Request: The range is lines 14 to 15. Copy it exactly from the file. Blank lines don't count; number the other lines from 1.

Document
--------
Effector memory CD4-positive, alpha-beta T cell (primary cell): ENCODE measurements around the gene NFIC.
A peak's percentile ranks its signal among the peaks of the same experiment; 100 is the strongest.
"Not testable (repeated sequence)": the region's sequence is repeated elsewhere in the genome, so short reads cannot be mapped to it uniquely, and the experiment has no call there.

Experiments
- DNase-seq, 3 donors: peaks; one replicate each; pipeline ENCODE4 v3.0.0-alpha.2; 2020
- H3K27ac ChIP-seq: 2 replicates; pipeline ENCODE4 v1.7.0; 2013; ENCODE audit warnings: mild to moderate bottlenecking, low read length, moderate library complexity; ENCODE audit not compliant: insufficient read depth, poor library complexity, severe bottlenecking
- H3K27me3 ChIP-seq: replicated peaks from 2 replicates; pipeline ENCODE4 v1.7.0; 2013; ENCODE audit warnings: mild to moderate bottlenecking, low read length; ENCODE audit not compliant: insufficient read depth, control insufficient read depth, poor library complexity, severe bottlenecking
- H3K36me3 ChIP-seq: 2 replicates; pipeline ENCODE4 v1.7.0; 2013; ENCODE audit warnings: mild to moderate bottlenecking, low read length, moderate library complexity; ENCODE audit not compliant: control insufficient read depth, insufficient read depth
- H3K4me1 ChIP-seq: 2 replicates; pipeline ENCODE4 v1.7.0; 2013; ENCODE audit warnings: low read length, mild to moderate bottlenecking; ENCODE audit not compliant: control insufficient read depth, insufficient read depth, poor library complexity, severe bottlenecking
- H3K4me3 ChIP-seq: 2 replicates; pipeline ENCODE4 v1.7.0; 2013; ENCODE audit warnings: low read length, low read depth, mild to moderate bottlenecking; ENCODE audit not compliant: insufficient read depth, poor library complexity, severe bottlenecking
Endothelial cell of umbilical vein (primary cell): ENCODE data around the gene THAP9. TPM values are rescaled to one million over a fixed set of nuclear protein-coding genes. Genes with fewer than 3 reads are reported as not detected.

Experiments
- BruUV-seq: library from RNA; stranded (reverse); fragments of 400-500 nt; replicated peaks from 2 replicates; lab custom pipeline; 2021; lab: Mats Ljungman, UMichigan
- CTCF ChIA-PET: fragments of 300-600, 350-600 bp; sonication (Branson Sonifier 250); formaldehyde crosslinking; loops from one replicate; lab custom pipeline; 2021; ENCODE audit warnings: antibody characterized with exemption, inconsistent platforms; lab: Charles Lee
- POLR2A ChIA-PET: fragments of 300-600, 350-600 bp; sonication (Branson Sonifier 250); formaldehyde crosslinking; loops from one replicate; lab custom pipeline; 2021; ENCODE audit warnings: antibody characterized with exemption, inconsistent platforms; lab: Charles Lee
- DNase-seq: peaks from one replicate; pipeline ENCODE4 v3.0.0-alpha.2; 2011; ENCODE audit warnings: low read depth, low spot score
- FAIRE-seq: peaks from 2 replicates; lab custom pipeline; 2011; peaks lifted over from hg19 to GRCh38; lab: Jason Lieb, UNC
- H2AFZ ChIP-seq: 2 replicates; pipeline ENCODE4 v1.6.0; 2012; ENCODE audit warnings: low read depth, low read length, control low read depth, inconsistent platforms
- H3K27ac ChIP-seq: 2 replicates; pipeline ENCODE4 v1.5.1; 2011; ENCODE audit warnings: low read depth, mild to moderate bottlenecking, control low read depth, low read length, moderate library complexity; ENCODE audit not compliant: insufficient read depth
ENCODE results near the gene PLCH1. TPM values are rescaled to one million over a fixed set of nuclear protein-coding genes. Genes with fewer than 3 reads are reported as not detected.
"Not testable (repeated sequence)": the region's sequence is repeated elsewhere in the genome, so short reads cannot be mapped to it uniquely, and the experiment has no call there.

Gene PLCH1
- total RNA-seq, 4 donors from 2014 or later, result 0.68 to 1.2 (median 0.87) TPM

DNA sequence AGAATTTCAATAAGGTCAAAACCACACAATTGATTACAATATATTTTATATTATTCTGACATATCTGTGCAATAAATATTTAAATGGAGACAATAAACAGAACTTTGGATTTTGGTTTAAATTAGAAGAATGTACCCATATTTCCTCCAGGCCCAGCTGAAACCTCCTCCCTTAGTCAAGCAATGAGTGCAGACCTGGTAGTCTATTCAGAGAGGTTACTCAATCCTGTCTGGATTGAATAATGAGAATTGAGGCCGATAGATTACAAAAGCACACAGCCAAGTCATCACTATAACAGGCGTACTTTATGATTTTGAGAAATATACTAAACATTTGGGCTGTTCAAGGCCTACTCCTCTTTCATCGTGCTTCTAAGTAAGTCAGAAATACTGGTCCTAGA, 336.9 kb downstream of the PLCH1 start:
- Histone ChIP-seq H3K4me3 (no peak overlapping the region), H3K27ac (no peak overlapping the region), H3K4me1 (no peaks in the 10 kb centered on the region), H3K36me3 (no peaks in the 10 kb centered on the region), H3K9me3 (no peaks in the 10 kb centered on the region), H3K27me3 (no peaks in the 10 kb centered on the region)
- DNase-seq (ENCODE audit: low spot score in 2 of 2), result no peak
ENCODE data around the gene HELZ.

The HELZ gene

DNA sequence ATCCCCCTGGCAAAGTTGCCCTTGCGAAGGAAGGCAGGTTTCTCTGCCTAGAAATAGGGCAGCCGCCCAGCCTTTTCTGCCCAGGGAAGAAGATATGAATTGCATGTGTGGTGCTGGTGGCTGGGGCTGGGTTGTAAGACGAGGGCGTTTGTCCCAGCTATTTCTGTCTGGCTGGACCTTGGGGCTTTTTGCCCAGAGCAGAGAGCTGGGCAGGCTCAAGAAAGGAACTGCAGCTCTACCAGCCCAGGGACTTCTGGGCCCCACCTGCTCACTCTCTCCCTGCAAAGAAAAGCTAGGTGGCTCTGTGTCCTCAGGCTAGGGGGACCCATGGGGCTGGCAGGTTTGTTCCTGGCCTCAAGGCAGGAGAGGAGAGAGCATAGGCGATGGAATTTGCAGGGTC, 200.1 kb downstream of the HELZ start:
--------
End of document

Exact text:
- CTCF ChIA-PET: fragments of 300-600, 350-600 bp; sonication (Branson Sonifier 250); formaldehyde crosslinking; loops from one replicate; lab custom pipeline; 2021; ENCODE audit warnings: antibody characterized with exemption, inconsistent platforms; lab: Charles Lee
- POLR2A ChIA-PET: fragments of 300-600, 350-600 bp; sonication (Branson Sonifier 250); formaldehyde crosslinking; loops from one replicate; lab custom pipeline; 2021; ENCODE audit warnings: antibody characterized with exemption, inconsistent platforms; lab: Charles Lee